Lauren Conrad took to her Instagram Story recently to share her personal experience with life-saving reproductive healthcare in the days since the U.S. Supreme Court’s decision to overturn Roe v. Wade

The Hills alum wrote on June 28 that “The last few days have been hard. I've been searching for the right words and reposting someone else's didn't feel quite right. Six years ago, while trying to start our family, I had an ectopic pregnancy."

An ectopic pregnancy is a dangerous condition in which a fertilized egg implants in a location outside the uterus, and an embryo grows outside the womb. The condition can be life-threatening for the mother and always results in a pregnancy loss. There’s no way to remove the fertilized egg and implant it in a safe location inside the uterus. 

In 90% of cases, an ectopic pregnancy implants inside a fallopian tube, which is what happened in Conrad’s case. 

Related: Overturning Roe v. Wade is about so much more than abortion

“Due to prompt medical care doctors saved my fallopian tubes, allowing me to have two healthy pregnancies,” Conrad shares. Luckily, she caught it in time, and has since gone on to have two children, Liam, 4, and Charlie, 2, with husband William Tell. 

If left untreated, a growing ectopic embryo may cause the fallopian tube to rupture, causing heavy internal bleeding and even death.

“Yesterday I read about a woman with this same condition having her ectopic pregnancy rupture—and facing death—while waiting for treatment, because her doctor was on the phone with his lawyer out of fear of losing his medical license (for using a D&C as a tool to help establish the diagnosis of an ectopic pregnancy,” Conrad continues.

“This is heart breaking,” she writes.

Related: Ectopic pregnancy: Signs to watch out for before your first prenatal appointment

Ectopic pregnancy is typically treated with a medication known as methotrexate, which stops fetal cells from growing. The body will then absorb the pregnancy in 4 to 6 weeks. But in some cases, the ectopic pregnancy must first be differentiated from a miscarriage by using a D&C surgery before treatment with methotrexate.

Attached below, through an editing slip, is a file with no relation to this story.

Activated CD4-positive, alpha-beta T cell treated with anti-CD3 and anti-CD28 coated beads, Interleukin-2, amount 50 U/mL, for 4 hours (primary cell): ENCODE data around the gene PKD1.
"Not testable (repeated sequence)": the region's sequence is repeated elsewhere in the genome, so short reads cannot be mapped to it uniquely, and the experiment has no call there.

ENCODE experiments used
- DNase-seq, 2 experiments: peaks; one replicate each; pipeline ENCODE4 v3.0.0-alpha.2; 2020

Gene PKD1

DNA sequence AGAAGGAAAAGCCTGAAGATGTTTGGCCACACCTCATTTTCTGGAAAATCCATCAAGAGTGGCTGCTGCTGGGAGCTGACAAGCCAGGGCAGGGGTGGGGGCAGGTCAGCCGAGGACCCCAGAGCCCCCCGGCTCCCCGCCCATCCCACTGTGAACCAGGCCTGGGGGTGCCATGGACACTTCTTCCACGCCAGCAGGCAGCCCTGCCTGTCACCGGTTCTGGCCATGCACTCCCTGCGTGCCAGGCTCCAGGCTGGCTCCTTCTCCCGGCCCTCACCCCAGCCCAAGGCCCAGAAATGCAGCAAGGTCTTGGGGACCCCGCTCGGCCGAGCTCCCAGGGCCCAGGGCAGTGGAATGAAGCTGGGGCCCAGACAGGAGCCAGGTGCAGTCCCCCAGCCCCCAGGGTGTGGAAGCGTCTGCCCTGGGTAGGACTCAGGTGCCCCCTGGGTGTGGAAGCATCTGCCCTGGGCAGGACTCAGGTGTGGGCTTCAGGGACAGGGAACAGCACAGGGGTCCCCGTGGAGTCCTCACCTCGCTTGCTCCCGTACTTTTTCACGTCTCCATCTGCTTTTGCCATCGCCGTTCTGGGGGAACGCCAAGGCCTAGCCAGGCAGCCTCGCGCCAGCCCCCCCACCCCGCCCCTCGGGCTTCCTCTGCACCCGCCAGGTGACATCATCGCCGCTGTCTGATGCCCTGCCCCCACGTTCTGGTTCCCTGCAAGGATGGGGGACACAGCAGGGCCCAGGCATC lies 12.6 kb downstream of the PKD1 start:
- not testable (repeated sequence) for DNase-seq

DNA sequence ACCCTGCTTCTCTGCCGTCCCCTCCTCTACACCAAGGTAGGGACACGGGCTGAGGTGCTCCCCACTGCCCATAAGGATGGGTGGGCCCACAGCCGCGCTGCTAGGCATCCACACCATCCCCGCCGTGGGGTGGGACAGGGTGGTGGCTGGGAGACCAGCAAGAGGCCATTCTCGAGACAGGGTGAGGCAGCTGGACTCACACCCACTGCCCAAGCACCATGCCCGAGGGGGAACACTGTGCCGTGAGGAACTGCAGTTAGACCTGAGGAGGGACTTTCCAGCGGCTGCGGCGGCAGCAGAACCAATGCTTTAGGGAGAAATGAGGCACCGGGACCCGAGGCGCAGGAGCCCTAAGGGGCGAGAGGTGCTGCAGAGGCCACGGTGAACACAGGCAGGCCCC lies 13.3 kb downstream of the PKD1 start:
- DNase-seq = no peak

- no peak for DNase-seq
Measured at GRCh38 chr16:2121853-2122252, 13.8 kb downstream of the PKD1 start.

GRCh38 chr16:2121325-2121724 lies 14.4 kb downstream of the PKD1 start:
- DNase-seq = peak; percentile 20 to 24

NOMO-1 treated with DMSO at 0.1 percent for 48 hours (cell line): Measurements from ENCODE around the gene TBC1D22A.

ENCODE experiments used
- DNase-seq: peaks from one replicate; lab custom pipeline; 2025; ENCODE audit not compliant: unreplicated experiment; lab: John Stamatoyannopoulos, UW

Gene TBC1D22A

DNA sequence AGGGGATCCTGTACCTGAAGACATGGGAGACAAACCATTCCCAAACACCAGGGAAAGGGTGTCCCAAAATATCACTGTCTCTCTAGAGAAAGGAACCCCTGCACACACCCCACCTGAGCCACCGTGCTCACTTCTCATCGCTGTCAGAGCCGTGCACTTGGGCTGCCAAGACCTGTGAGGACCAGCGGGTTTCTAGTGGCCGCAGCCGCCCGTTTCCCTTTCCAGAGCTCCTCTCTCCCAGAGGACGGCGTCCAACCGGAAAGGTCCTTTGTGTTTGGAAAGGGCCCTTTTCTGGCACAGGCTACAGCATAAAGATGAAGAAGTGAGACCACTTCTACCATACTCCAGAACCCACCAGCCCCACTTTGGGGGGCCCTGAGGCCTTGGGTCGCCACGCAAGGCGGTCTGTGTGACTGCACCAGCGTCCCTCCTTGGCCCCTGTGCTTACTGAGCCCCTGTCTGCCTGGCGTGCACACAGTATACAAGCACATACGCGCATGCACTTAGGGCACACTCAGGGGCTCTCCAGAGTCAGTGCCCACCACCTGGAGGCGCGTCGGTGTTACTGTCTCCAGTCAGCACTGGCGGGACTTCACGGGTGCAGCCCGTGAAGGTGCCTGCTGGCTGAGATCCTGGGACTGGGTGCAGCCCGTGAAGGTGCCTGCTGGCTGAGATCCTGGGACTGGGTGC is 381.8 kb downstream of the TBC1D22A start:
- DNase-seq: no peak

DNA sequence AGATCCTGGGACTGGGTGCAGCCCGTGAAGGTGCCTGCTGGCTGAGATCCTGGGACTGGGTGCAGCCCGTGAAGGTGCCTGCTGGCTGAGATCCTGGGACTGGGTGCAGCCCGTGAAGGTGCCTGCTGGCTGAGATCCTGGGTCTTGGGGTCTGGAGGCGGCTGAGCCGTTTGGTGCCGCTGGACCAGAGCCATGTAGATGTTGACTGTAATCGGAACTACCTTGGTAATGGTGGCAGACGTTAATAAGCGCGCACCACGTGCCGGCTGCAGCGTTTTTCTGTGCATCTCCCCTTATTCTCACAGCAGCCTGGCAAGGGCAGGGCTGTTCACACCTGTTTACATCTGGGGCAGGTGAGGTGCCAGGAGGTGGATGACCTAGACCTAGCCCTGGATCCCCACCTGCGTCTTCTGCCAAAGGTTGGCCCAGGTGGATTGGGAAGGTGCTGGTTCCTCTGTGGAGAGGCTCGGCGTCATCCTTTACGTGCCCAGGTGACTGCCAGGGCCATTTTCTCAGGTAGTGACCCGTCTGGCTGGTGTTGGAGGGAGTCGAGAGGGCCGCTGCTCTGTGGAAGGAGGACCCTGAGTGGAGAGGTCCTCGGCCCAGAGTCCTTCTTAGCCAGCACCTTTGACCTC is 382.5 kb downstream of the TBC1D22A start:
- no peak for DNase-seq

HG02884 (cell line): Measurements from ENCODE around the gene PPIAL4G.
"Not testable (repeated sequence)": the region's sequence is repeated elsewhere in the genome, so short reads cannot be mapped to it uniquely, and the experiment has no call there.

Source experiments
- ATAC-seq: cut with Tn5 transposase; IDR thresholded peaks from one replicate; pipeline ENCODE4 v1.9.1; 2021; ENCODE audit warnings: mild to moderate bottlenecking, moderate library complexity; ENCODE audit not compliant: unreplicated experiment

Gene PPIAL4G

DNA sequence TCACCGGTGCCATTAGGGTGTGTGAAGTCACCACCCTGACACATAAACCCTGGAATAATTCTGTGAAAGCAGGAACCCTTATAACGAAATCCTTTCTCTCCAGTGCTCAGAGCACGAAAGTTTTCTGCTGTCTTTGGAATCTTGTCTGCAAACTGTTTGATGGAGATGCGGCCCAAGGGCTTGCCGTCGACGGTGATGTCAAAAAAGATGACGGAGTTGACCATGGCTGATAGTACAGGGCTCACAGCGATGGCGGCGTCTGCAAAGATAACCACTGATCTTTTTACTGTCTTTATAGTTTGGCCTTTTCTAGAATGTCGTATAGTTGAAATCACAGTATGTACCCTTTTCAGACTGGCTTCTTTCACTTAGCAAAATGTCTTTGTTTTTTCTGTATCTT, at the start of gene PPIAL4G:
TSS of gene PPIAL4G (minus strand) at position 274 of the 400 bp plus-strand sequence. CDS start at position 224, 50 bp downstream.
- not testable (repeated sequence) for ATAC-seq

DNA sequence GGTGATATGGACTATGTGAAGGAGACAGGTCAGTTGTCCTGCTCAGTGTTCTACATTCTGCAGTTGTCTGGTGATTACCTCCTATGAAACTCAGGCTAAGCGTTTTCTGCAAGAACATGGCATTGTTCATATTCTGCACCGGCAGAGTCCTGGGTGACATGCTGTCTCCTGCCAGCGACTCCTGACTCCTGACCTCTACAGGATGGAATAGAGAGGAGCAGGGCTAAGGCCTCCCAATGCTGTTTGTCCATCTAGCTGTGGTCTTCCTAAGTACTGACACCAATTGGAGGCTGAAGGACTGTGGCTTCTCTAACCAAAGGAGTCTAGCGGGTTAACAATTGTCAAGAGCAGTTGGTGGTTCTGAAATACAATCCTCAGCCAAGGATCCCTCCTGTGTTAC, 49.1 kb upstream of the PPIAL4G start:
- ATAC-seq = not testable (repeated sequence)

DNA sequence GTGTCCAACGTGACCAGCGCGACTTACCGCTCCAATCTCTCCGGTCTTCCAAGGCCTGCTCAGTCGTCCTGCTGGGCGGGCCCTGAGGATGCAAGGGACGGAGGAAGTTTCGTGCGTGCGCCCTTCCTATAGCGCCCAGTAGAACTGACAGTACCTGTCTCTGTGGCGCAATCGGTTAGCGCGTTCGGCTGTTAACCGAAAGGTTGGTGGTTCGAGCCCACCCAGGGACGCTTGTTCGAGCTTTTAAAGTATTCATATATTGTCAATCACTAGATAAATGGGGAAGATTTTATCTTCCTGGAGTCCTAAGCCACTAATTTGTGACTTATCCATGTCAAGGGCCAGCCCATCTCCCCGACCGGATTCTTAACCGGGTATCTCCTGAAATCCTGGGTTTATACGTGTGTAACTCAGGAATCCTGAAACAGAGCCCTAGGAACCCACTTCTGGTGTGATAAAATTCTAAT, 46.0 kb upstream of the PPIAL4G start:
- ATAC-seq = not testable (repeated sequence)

Given the fact that a D&C is the same procedure used for a surgical abortion, many providers have been hesitant to offer it for fear of being in violation of an abortion ban now that Roe has been overturned.

But an ectopic pregnancy is always a life-threatening condition, and always ends in pregnancy loss. A D&C procedure in these instances is necessary to save the life of the mother. 


If you think you may be pregnant and have sharp abdominal pain, vaginal bleeding, or other unusual symptoms, then you may be experiencing an ectopic pregnancy. This requires immediate medical attention.

Conrad isn’t the only celebrity or influencer to share about having an ectopic pregnancy—or to speak out about abortion rights. Arielle Charnas of Something Navy has also shared her story of having an ectopic pregnancy. 

"Many women in my life have had their own experience with abortion," Lauren shares. "I am so grateful that in each case they were able to safely receive the healthcare they needed and were free to make their own decisions."

And though talking about abortion is hard, Conrad says, “we must continue talking—and listening—to each other in a respectful way, especially when we disagree.”

“I hope someday we will be in a place where every woman has access to the healthcare she needs and the freedom to decide what happens in her own body.”